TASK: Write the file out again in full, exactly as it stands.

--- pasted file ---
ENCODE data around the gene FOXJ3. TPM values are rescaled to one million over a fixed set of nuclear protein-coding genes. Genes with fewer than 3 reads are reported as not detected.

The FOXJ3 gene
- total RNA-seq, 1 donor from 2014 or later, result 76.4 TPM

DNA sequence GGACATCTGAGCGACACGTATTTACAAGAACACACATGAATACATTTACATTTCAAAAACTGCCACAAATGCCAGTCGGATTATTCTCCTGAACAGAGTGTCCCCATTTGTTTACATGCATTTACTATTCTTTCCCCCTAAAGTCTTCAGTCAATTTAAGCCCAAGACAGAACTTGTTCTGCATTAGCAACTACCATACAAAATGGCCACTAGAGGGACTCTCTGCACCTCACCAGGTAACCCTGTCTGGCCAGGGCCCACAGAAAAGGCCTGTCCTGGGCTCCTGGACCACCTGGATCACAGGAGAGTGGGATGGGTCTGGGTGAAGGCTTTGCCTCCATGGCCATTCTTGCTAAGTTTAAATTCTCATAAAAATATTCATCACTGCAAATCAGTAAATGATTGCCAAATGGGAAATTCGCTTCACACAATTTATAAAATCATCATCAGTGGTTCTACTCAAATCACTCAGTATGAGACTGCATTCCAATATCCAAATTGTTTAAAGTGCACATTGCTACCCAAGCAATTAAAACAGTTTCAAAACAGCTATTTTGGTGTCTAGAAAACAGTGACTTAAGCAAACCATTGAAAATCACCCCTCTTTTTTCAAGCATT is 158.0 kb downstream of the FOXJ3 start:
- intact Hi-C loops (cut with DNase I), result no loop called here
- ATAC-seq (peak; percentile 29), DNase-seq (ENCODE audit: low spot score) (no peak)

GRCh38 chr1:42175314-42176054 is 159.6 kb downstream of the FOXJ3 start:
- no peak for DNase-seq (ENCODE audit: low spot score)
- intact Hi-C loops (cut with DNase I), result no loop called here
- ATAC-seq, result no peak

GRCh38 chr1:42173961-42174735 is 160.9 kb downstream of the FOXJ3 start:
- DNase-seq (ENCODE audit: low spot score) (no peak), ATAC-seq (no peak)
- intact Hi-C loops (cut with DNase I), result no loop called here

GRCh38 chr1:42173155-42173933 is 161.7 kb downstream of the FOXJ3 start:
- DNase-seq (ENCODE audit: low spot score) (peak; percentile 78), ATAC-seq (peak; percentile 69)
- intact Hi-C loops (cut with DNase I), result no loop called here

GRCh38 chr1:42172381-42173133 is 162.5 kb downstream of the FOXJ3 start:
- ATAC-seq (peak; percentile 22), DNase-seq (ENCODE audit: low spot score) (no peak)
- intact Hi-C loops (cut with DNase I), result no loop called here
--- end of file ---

ENCODE data around the gene FOXJ3. TPM values are rescaled to one million over a fixed set of nuclear protein-coding genes. Genes with fewer than 3 reads are reported as not detected.

The FOXJ3 gene
- total RNA-seq, 1 donor from 2014 or later, result 76.4 TPM

DNA sequence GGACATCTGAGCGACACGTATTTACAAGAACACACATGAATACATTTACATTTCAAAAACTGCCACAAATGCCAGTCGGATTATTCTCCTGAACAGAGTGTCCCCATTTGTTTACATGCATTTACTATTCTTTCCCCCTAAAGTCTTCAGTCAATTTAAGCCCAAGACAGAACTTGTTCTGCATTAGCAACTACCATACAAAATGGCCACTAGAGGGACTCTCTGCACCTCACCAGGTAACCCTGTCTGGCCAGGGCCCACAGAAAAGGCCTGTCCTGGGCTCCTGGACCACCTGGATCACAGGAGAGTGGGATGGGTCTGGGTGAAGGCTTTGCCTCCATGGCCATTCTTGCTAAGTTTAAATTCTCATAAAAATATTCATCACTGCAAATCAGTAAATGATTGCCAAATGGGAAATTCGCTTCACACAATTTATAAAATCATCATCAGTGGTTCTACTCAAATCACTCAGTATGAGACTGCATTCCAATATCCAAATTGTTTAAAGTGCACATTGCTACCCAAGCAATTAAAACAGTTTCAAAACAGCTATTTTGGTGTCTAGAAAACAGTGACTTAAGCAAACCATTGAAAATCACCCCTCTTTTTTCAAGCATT is 158.0 kb downstream of the FOXJ3 start:
- intact Hi-C loops (cut with DNase I), result no loop called here
- ATAC-seq (peak; percentile 29), DNase-seq (ENCODE audit: low spot score) (no peak)

GRCh38 chr1:42175314-42176054 is 159.6 kb downstream of the FOXJ3 start:
- no peak for DNase-seq (ENCODE audit: low spot score)
- intact Hi-C loops (cut with DNase I), result no loop called here
- ATAC-seq, result no peak

GRCh38 chr1:42173961-42174735 is 160.9 kb downstream of the FOXJ3 start:
- DNase-seq (ENCODE audit: low spot score) (no peak), ATAC-seq (no peak)
- intact Hi-C loops (cut with DNase I), result no loop called here

GRCh38 chr1:42173155-42173933 is 161.7 kb downstream of the FOXJ3 start:
- DNase-seq (ENCODE audit: low spot score) (peak; percentile 78), ATAC-seq (peak; percentile 69)
- intact Hi-C loops (cut with DNase I), result no loop called here

GRCh38 chr1:42172381-42173133 is 162.5 kb downstream of the FOXJ3 start:
- ATAC-seq (peak; percentile 22), DNase-seq (ENCODE audit: low spot score) (no peak)
- intact Hi-C loops (cut with DNase I), result no loop called here